After you file a chapter 13 case, you are required to make monthly plan payments to your bankruptcy trustee. If you fail to make a payment, your case will likely be dismissed. With that said, payment plans can last anywhere from three to five years and making your payments on time during this period of time can be challenging. Unexpected events tend to happen, especially over such a long period. For this reason, debtors are not always bound by their confirmed Chapter 13 repayment plan. The court understands things break down, people lose jobs, and medical expenses can build up. Therefore, 11 USC 1329 (a) permits the debtor to modify its confirmed plan “upon request.”
You are allowed to modify your plan both before and after the confirmation. Depending on the case or the court, it may take anywhere from a couple of months to over a year before your case is confirmed. During this time you can explain your situation and file an amended plan for the trustee and creditors to consider. Modification after confirmation requires you to draft a motion to modify your plan payments to something you can afford. Once again you will have to show proof that you are no longer able to afford the plan for the duration of your case.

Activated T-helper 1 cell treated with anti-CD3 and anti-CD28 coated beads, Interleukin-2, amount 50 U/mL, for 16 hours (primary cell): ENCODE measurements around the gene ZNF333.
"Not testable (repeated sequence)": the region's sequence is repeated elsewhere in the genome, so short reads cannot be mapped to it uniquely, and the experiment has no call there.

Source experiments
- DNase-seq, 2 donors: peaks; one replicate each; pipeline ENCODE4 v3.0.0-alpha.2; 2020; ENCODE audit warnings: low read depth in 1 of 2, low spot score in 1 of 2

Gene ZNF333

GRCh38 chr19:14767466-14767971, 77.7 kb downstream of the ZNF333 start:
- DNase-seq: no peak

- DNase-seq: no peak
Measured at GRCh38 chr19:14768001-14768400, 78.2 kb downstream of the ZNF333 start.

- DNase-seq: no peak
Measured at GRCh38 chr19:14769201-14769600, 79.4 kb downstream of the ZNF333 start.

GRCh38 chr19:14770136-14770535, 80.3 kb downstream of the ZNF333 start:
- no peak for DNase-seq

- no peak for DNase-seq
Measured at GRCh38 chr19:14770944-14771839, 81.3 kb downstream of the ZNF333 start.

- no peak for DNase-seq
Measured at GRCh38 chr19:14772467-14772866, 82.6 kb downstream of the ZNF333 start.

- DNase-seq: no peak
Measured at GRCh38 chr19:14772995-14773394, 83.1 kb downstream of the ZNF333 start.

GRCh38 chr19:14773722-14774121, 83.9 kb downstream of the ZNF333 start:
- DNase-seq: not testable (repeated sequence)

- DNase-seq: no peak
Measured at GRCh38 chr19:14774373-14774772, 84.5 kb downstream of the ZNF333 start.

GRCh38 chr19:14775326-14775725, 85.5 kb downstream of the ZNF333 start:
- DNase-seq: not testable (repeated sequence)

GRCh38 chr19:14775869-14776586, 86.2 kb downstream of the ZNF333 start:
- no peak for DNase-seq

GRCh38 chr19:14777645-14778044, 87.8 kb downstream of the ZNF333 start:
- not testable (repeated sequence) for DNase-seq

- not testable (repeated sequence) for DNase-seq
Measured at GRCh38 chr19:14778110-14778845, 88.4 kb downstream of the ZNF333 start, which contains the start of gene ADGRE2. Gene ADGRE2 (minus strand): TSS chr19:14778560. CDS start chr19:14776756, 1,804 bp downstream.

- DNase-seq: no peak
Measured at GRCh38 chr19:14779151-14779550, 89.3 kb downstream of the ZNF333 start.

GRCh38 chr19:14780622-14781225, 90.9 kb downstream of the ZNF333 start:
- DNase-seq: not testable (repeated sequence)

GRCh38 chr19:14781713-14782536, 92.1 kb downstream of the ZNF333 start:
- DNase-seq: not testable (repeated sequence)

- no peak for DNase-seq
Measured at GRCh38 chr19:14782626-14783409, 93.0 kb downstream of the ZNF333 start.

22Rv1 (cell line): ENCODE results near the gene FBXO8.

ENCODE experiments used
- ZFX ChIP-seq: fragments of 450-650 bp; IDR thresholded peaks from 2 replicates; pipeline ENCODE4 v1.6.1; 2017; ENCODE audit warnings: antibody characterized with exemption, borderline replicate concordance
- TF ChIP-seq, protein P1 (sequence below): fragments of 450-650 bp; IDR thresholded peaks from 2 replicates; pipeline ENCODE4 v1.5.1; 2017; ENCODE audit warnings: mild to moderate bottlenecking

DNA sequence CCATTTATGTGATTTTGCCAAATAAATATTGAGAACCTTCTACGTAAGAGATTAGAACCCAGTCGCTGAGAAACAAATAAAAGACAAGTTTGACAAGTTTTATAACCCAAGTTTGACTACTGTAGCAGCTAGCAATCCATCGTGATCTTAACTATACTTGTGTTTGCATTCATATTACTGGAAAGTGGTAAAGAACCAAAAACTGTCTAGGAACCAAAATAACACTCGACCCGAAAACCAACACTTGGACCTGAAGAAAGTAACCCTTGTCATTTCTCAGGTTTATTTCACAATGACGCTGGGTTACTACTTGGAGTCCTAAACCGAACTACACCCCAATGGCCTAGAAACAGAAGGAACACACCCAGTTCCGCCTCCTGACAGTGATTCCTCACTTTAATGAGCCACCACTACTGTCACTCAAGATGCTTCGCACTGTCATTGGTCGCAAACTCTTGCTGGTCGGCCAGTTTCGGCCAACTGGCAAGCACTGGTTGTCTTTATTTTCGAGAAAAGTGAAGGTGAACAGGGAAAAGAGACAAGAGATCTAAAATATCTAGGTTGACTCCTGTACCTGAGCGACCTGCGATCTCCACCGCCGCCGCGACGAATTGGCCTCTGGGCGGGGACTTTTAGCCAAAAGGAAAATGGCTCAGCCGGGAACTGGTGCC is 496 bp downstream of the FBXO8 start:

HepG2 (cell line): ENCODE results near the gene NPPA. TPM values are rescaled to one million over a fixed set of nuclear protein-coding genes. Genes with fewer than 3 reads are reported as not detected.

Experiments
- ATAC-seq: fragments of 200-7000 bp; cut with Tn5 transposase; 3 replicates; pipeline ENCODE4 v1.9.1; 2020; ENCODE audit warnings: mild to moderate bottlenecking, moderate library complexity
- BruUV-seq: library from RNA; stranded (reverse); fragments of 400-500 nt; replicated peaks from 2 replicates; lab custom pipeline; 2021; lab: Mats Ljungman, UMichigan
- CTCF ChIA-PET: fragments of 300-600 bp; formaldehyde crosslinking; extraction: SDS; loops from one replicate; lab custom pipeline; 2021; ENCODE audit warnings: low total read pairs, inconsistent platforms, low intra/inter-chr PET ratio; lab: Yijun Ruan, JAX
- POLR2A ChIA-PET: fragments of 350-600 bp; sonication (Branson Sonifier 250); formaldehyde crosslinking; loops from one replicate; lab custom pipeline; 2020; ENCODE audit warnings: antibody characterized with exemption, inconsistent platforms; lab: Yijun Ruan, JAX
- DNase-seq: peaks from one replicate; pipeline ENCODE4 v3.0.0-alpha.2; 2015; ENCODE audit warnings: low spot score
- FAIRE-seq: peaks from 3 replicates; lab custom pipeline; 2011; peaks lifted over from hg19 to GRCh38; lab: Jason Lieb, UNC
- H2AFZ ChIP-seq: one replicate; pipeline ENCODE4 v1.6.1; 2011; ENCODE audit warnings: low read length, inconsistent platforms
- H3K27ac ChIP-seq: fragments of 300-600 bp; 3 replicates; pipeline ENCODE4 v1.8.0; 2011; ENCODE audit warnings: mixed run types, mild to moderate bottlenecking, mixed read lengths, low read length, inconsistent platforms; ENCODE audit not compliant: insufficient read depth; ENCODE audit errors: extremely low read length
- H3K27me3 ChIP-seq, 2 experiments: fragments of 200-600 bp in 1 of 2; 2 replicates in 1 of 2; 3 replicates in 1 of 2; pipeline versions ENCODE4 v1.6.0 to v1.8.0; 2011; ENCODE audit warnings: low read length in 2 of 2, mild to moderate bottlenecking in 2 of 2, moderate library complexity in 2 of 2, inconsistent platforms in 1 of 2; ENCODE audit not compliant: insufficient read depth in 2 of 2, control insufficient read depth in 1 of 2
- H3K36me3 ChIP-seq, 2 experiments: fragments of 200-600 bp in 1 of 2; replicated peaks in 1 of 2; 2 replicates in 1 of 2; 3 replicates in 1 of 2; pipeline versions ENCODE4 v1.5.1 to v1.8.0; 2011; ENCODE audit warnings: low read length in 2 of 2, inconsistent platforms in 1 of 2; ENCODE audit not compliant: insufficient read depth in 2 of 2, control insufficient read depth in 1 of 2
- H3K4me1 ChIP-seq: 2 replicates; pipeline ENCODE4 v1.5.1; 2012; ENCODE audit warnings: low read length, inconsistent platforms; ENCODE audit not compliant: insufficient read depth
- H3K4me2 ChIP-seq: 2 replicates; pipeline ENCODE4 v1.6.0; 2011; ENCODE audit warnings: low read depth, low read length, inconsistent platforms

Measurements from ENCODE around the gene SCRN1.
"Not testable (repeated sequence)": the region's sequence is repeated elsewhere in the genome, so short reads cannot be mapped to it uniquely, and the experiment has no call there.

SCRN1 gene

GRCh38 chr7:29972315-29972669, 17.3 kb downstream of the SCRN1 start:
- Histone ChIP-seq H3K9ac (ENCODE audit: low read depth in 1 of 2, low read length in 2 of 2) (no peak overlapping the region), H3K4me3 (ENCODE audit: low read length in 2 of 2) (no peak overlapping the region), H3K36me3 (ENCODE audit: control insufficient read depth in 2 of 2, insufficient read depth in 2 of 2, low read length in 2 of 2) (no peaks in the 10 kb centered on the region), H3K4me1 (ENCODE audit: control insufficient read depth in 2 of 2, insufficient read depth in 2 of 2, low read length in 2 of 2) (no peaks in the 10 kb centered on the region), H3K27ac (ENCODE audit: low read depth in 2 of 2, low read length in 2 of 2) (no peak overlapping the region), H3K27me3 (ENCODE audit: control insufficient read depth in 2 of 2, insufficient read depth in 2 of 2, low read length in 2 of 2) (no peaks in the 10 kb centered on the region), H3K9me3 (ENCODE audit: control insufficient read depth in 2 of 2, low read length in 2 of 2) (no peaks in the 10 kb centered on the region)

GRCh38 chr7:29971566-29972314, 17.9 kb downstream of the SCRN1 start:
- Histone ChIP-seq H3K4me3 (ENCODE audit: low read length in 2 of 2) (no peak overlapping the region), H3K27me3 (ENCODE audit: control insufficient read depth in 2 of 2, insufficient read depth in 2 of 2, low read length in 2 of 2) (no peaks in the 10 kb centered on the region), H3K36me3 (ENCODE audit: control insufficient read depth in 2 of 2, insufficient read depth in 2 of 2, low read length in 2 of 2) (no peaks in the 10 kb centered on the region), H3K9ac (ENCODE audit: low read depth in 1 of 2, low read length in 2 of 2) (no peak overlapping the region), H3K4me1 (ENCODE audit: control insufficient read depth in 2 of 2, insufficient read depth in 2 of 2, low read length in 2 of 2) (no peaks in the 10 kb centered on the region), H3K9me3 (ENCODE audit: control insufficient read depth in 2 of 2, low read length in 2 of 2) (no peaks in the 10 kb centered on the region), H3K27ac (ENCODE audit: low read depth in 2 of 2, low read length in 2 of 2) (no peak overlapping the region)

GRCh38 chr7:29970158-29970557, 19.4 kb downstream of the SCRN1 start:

Please note, there are priority obligations that you are still required to pay, such as certain taxes, domestic support obligations, and any mortgage arrears on properties you wish to keep. If your payment plan was only enough to cover required debts, it might be difficult to reduce your payment plan. Conversely, if your payment plan allotted a percentage to nonpriority unsecured creditors, then you can reduce your payment plan by eliminating or reducing the amount you owe them.
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